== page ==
At the Library

Book review: “Plundered Skulls and Stolen Spirits: Inside the Fight to Reclaim Native America’s Culture” by Chip Colwell.

Imagine your great-grandmother’s bones in a museum closet. The museum is most likely in another state, maybe another country. Imagine it is just her scalp. Her other bones are separate, a foot in some rich person’s foyer, her tibia under dirt in a Wyoming meadow.

You will never have these separate parts of your grandmother and bury her according to your tradition and custom. The process to retrieve her remains from the museum will be long and arduous, mentally and emotionally exhausting.

The author of “Plundered Skulls,” Colwell, is curator of anthropology at the Denver Museum of Nature & Science. Colwell was hired to protect objects in the museum, originating from 400 different tribes. Colwell was also hired to return those same objects through the process of repatriation, which translates from Latin as “to go home again.”

Congress passed the Native American Graves Protection and Repatriation Act in 1990. Natives have wanted the remains of their ancestors and sacred items returned for decades but had no recourse other than asking. Some anthropologists and museum curators were, and still even after the act has passed, hesitant to hand over Native remains and artifacts.

Colwell asks the reader, who has the right to care for these artifacts? He was hired to make fair and careful decisions.

Repatriations began to take place in earnest after the act passed. Colwell said repatriation began with the Zuni War Gods. The Hopi approached the Denver Art Museum, which had a collection of the War Gods, based on the Hopi style of conflict resolution.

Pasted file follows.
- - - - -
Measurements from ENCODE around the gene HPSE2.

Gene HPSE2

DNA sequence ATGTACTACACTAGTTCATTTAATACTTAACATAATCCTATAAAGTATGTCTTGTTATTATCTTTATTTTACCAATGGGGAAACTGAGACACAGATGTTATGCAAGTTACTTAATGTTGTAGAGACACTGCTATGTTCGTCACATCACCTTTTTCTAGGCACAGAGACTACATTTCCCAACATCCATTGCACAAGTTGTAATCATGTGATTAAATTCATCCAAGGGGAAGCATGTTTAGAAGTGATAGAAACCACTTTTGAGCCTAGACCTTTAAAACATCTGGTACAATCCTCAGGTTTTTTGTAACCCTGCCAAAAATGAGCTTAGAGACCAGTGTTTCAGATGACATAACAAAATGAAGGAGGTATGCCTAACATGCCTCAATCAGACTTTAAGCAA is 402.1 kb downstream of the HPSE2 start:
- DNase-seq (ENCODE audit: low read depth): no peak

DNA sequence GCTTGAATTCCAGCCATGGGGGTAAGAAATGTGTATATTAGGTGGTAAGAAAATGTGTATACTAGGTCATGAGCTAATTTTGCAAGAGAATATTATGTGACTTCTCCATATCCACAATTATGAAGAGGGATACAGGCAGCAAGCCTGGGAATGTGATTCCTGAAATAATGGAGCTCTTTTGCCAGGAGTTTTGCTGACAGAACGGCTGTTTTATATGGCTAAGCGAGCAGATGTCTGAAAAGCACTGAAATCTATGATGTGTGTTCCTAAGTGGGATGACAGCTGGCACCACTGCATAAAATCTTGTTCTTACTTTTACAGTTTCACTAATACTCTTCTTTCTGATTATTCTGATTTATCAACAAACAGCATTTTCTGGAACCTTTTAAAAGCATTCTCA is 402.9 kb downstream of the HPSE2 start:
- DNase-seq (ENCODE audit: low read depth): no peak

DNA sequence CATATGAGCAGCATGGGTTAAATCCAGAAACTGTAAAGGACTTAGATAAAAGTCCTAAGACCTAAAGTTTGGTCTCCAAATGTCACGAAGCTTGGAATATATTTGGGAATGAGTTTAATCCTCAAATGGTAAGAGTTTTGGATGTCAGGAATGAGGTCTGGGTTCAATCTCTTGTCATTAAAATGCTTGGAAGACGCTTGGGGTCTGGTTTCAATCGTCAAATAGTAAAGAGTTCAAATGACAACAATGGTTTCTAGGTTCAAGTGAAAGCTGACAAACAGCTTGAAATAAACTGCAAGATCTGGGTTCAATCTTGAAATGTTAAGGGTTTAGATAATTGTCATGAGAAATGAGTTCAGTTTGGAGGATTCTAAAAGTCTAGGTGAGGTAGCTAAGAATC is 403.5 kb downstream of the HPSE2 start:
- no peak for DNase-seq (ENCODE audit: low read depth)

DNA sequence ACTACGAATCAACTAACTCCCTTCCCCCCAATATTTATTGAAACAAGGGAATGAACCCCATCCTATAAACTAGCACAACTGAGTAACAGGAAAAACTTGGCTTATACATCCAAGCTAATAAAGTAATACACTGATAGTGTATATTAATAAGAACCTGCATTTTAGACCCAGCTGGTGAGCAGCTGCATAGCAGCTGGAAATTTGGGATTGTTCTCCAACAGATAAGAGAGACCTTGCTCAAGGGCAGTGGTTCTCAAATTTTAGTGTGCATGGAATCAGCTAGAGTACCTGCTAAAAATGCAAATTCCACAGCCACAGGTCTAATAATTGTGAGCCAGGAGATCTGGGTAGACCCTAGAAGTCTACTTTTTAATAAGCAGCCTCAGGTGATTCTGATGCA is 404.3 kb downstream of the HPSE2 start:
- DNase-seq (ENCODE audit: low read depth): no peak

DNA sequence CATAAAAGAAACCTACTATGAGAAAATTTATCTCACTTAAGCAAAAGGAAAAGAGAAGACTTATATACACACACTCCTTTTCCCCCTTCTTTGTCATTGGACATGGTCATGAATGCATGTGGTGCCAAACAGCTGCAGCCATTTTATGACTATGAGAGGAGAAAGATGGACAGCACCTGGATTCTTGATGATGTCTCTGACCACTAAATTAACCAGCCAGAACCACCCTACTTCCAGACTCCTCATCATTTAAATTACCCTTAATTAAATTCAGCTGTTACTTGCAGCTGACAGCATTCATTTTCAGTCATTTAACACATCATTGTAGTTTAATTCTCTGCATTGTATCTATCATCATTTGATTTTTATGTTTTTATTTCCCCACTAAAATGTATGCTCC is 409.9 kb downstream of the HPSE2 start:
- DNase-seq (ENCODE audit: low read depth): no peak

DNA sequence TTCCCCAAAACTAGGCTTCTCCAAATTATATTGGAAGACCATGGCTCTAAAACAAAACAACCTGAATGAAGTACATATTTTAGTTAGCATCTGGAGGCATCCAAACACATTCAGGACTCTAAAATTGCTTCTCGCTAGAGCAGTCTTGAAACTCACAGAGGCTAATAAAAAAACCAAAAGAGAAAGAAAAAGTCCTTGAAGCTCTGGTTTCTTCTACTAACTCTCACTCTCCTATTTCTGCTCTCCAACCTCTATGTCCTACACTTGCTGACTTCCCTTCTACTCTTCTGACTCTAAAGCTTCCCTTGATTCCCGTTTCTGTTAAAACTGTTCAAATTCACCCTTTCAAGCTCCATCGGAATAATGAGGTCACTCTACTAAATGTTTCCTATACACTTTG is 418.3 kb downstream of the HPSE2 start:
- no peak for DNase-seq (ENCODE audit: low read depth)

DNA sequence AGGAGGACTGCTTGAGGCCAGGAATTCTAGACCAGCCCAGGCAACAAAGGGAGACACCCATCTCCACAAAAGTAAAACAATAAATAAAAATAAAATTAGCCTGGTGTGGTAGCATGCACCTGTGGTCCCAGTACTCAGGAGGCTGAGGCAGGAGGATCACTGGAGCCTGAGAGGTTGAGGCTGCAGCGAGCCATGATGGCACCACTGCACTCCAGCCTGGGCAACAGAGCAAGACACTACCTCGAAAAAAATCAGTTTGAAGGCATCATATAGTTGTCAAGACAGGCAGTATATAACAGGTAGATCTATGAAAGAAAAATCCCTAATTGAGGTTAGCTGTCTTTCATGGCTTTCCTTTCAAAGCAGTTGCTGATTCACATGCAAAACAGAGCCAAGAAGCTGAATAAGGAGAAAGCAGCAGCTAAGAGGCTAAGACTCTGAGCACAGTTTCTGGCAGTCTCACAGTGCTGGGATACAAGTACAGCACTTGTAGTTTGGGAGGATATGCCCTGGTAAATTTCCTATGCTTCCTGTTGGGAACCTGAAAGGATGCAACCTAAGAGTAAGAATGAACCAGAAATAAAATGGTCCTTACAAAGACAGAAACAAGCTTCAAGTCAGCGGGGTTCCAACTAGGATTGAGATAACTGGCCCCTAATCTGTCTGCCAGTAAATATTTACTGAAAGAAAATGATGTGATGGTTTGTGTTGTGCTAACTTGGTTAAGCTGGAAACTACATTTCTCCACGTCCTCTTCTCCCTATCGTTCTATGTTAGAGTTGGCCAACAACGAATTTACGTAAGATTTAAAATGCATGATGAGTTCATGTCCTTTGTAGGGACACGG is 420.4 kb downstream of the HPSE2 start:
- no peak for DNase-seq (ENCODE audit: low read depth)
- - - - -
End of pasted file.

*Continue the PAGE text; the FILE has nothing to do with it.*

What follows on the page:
“A reasonable person with a grievance goes to an adversary four times to attempt a peaceable resolution … only after this good faith at resolution is made should stronger action be taken.”

The public sided with the Zuni, and the art museum board, perhaps under public pressure, voted to return the gods. The museum was nervous about setting a precedent, and they were worried these sacred objects would not be cared for in the same delicate manner the museums care for each item (traditionally, Zuni War Gods are set out in the elements to decay naturally on shrines).

For Pacific Northwest tribes, ownership of a sacred item is difficult to prove, since most sacred items are owned communally. There were times of greed and desperation. Religious objects were stolen from the tribes by tribal members needing money. In most cases, while asking for repatriation for such items, the tribe knew just how the item had ended up in the museum.

Tribal leaders did not play the blame game. They would approach the board and say, “You’ve taken good care of these for years and you still have them. It’s in great shape. Now, they want to come home; thank you for taking care of them.”

I am continually struck by how patient and decent tribal leaders are in approaching museum boards to reclaim items that clearly belong to the tribe.

Colwell’s book is full of Native history. A description of the Sand Creek Massacre is horrifying. Most of the 100 scalps surviving the massacre are in museums or private homes. Just sit on that for a minute. People have Native scalps on display in their homes. How do you explain that to dinner guests?

As a reader, at this point, you will probably feel disgusted. Maybe you feel astonished that repatriation is a process and will take months to years. There is no argument a museum board or an anthropologist could give, that for me, would justify withholding these items.

Colwell notes that “at the current rate of repatriation, all of the unidentifiable remains in American museums would not be returned for another 238 years.” That’s a shame.

Ponder these wise words from Chief Seattle: “The ashes of our ancestors are sacred and their final resting place is hallowed ground, while you wander far from the graves of your ancestors, and seemingly without regret. Let the white man be just and deal kindly with my people, for the dead aren’t altogether powerless.”

TaAnna Brown works the circulation desk and advises readers at Salida Regional Library.